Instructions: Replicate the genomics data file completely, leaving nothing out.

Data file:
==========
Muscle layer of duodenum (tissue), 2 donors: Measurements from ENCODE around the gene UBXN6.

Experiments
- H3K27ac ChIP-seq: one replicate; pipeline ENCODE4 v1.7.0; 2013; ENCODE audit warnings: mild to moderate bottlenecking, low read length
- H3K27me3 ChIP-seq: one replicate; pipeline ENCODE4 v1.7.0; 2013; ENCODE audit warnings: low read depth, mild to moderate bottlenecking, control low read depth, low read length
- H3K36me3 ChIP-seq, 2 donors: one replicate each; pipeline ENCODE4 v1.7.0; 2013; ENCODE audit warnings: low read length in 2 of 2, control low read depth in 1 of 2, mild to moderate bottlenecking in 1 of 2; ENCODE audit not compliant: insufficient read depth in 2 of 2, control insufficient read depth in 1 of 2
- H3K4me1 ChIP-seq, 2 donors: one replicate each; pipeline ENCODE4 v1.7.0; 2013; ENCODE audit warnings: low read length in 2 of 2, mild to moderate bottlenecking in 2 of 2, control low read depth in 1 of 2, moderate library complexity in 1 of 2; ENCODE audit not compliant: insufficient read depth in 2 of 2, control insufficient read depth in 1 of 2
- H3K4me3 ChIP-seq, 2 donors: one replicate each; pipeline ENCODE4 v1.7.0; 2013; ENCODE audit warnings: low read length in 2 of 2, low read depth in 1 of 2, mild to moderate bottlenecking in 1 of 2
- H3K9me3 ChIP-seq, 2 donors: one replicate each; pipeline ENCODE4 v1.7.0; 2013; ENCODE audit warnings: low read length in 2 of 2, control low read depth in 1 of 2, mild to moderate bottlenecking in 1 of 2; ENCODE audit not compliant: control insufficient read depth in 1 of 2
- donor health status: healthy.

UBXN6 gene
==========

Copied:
Muscle layer of duodenum (tissue), 2 donors: Measurements from ENCODE around the gene UBXN6.

Experiments
- H3K27ac ChIP-seq: one replicate; pipeline ENCODE4 v1.7.0; 2013; ENCODE audit warnings: mild to moderate bottlenecking, low read length
- H3K27me3 ChIP-seq: one replicate; pipeline ENCODE4 v1.7.0; 2013; ENCODE audit warnings: low read depth, mild to moderate bottlenecking, control low read depth, low read length
- H3K36me3 ChIP-seq, 2 donors: one replicate each; pipeline ENCODE4 v1.7.0; 2013; ENCODE audit warnings: low read length in 2 of 2, control low read depth in 1 of 2, mild to moderate bottlenecking in 1 of 2; ENCODE audit not compliant: insufficient read depth in 2 of 2, control insufficient read depth in 1 of 2
- H3K4me1 ChIP-seq, 2 donors: one replicate each; pipeline ENCODE4 v1.7.0; 2013; ENCODE audit warnings: low read length in 2 of 2, mild to moderate bottlenecking in 2 of 2, control low read depth in 1 of 2, moderate library complexity in 1 of 2; ENCODE audit not compliant: insufficient read depth in 2 of 2, control insufficient read depth in 1 of 2
- H3K4me3 ChIP-seq, 2 donors: one replicate each; pipeline ENCODE4 v1.7.0; 2013; ENCODE audit warnings: low read length in 2 of 2, low read depth in 1 of 2, mild to moderate bottlenecking in 1 of 2
- H3K9me3 ChIP-seq, 2 donors: one replicate each; pipeline ENCODE4 v1.7.0; 2013; ENCODE audit warnings: low read length in 2 of 2, control low read depth in 1 of 2, mild to moderate bottlenecking in 1 of 2; ENCODE audit not compliant: control insufficient read depth in 1 of 2
- donor health status: healthy.

UBXN6 gene